How To Resolve Common Problems At Work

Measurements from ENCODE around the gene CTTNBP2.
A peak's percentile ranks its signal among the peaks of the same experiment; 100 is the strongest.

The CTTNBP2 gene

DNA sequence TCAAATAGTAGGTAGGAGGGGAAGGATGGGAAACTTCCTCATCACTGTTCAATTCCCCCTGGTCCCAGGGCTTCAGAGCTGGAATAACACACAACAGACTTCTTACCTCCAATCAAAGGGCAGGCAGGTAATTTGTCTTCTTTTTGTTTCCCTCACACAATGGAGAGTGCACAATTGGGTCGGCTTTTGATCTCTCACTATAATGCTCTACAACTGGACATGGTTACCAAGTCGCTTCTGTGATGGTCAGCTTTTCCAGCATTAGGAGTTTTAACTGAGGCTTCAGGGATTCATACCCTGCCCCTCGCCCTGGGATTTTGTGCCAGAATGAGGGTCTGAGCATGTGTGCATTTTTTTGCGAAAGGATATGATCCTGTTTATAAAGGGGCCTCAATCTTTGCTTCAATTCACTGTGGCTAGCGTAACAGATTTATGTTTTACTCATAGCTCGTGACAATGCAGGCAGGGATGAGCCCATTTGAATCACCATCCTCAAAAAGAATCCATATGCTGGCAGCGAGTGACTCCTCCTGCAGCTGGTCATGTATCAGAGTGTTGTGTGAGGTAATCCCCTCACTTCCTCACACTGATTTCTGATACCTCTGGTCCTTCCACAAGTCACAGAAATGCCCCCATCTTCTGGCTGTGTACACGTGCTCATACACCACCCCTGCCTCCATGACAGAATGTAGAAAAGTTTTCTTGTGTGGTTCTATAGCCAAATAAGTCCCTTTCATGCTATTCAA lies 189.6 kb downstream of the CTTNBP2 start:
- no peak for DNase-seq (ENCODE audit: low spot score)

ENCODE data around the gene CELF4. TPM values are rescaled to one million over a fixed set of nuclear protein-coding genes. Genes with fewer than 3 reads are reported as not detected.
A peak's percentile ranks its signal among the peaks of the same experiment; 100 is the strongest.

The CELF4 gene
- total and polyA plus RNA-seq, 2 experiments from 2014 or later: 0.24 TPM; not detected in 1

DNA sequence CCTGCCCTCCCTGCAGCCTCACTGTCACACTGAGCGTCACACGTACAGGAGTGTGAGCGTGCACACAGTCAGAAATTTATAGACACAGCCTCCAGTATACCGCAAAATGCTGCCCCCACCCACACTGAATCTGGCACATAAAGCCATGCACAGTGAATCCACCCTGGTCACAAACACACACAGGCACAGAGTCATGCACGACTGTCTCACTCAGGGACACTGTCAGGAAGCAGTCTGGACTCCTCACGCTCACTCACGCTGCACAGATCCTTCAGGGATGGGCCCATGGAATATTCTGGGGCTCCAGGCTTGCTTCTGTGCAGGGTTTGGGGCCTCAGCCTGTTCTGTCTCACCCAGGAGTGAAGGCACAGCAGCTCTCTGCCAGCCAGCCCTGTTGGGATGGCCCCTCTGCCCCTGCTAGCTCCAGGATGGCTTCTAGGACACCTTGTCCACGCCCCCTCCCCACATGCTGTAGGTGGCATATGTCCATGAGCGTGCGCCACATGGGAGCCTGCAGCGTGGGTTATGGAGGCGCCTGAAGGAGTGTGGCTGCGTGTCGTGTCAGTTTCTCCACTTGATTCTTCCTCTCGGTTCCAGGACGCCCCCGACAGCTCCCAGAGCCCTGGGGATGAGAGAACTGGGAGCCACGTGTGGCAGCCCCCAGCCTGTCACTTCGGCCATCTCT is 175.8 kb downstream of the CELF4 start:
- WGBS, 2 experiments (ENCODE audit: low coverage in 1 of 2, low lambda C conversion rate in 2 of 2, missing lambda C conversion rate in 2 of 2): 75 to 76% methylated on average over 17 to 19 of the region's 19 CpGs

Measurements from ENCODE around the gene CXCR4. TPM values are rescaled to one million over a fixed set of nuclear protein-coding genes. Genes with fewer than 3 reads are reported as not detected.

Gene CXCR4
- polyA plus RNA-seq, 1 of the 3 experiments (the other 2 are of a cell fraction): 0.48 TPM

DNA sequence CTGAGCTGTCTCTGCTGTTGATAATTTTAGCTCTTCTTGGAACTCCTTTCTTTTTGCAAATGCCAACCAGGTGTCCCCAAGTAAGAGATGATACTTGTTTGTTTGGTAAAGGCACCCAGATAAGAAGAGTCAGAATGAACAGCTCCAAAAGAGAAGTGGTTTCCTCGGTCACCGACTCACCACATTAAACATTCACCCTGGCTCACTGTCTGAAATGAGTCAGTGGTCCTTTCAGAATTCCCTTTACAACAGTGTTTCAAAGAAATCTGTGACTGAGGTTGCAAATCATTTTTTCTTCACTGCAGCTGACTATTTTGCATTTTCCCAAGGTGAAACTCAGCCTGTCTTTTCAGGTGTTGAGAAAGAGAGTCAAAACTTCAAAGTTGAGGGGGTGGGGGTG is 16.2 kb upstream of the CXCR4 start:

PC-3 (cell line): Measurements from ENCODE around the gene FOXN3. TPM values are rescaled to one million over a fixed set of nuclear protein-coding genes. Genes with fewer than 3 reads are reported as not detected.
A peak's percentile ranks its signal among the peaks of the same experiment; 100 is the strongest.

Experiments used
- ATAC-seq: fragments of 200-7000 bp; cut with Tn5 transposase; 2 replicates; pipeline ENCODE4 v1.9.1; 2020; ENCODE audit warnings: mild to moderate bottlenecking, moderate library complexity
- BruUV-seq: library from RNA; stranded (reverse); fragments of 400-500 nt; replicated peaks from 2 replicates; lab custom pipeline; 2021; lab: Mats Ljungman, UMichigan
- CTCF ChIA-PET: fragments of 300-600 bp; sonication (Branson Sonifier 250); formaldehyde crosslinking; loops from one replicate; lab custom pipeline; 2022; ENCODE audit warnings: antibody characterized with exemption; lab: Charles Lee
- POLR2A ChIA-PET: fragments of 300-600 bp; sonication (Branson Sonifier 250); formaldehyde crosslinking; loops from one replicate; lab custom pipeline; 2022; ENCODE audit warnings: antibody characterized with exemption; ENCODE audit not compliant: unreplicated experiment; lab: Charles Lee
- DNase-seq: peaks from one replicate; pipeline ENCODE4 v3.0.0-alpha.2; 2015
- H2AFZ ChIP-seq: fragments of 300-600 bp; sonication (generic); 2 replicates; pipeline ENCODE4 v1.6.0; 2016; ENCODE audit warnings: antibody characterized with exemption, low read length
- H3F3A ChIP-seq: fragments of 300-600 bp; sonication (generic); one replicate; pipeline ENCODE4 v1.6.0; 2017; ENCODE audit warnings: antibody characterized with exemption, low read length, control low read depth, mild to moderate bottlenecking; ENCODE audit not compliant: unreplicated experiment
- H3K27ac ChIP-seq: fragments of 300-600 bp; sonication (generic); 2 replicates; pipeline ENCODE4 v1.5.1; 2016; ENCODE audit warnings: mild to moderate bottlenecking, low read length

There's an art in how to resolve problems at work without creating more problems. If you're in the 70-something percentile of people who are disengaged at work (as reported by the Society of Human Resources Management) and you know your reasons are directly related to your work environment, you probably wonder if there is anything you can actually do about it that will turn your situation around. Related: How To Handle A Hostile Work Environment There are some things you can do so consider your choices. You have three: you can suck it up and live with it (least desirable option!), you can start looking for another job, or you can talk to your boss and/or someone at work who can help you. Despite the issues you're having, if you otherwise really like your job, it’s definitely worth a shot at attempting to resolve the problems before you throw in the towel. In many cases you can – you just have to know the right way to go about doing it. Talking about work issues at work can get messy if not done correctly. Typically, that means you probably won’t be able to say what you really think without there being some risk involved. That’s not very encouraging but unfortunately, that’s how it is for many people because addressing issues at work is more like an art than a skill because you have to know how honest you can be and how to say what you want to say without digging a deeper hole for yourself. Perhaps you feel like you can’t address your issues because you fear your boss (or someone else) will retaliate against you or worse yet, you will get fired. These are very legitimate concerns. Your ability to be successful at this, however, depends a lot on where you stand at work. If you have a history of performance or attitude related issues, you will have less success with this than if you're an employee who has a record of outstanding work performance. If you do have performance issues because of the issues you experience at work, it’s a good idea to tie them together in your conversation so that it explains your performance issues. The resolution tactic that you must consider first is directly talking to your boss or to the person who is the cause of your problem. It's the most professional way to handle it as a first line strategy. Immediately going above that person’s head or to HR could (but not always) significantly worsen the problem. People tend to get upset when others go around them or above them instead of dealing directly with them.